That's a fantastic point! XD (I didn't know it came from Russian, that's really interesting)

    You're exactly right; it is a possible interpretation. I'd wager that there is a different stress accent for いくら ("how much") and イクラ ("salmon roe"), but I'm not versed enough to comment on it.


    I've seen いくつ used before for the age, いくら here about an amount of money, 何時 speaking of hours... What rule are there as to asking about a quantity ?


    Is this in terms of money only?


    Well, you could also be asking if "that (over there)" is "salted salmon roe" :P

    But seriously, as a question word, I can't think of any examples where いくら isn't referring to the cost of something, unless it's いくらでも ("no matter how much") or いくらか ("however much"). If you want to ask how many things there are, usually you would use 何+the appropriate counter.


    So how would you ask, "How much water is there?"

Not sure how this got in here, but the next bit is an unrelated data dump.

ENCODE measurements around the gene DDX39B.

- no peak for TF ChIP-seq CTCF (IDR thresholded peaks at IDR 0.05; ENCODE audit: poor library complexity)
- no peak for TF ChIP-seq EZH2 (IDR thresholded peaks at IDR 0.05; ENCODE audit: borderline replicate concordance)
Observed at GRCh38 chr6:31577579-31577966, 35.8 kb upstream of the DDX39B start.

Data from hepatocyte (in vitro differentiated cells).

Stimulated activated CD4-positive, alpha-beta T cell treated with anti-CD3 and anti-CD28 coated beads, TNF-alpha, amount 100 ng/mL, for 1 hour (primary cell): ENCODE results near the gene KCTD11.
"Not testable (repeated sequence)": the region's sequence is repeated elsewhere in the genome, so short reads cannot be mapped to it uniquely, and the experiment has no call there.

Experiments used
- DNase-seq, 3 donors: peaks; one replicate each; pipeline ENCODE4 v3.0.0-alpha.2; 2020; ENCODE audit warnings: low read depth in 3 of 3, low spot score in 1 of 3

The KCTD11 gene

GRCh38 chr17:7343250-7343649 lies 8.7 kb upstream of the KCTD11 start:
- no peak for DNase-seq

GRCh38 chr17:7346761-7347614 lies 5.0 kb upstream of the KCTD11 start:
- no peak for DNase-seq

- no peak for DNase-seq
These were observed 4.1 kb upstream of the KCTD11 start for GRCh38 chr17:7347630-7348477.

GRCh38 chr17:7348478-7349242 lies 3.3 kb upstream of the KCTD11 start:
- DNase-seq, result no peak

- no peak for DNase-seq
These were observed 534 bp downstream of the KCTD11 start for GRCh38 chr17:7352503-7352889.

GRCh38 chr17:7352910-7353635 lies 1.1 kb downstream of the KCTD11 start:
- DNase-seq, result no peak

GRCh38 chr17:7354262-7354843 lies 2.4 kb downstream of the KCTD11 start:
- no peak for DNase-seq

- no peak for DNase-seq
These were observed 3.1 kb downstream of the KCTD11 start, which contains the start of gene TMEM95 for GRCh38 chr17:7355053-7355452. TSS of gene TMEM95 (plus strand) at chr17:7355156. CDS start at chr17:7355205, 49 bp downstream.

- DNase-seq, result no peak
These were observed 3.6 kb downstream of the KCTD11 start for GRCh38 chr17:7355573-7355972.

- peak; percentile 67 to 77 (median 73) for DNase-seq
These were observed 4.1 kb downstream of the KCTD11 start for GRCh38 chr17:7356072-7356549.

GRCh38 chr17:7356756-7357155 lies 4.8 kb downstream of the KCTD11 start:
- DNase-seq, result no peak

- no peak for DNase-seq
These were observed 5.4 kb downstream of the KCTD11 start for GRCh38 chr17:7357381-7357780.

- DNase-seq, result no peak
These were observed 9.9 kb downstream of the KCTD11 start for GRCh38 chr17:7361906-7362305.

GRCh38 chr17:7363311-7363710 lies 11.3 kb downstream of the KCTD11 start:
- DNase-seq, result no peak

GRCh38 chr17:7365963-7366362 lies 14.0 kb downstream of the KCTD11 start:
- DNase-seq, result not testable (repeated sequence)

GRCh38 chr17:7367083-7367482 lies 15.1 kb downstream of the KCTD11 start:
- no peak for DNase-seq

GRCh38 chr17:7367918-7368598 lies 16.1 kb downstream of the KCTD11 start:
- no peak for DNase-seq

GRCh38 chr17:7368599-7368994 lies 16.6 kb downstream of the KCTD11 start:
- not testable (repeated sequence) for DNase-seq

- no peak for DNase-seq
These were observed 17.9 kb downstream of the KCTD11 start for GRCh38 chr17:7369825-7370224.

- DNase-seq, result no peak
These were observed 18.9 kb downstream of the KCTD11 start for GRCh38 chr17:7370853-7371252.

That would be お水はどのくらいありますか, where どのくらい roughly boils down to "to what extent". You can use this for pretty much any uncountable object.

    You may also often hear the "voiced" version of くらい, which ぐらい. In my experience, ぐらい seems to be more common and has a ever so slightly rougher feeling to it, but they are practically interchangeable.

    Other options that are completely interchangeable with どのくらい include どれくらい, どれぐらい, and どれほど.


    I said "How much for that?" and it marked me as wrong. Is the way i said it slang or something?


    I've also been wondering about that.


    So in some contexts, I have seen questions be written without the question mark (instead with the special dot 。 that ends Japanese declarative sentences) when they end with the particle 「か」. Would that be (in terms of French liaison terminology) mandatory, impossible, or optional?


    Formal Japanese actually generally doesn't use question marks at all because of the fact that, as you pointed out, there's a question marker か which renders it unnecessary. They just end sentences with the 。regardless of whether it's a question or not.